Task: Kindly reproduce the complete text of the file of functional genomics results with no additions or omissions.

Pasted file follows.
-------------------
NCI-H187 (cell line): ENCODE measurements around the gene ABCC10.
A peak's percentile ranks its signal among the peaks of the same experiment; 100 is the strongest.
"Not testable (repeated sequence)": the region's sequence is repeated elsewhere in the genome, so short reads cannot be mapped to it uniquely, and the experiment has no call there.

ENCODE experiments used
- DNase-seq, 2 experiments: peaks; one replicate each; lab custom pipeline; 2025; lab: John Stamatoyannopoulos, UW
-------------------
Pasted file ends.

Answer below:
NCI-H187 (cell line): ENCODE measurements around the gene ABCC10.
A peak's percentile ranks its signal among the peaks of the same experiment; 100 is the strongest.
"Not testable (repeated sequence)": the region's sequence is repeated elsewhere in the genome, so short reads cannot be mapped to it uniquely, and the experiment has no call there.

ENCODE experiments used
- DNase-seq, 2 experiments: peaks; one replicate each; lab custom pipeline; 2025; lab: John Stamatoyannopoulos, UW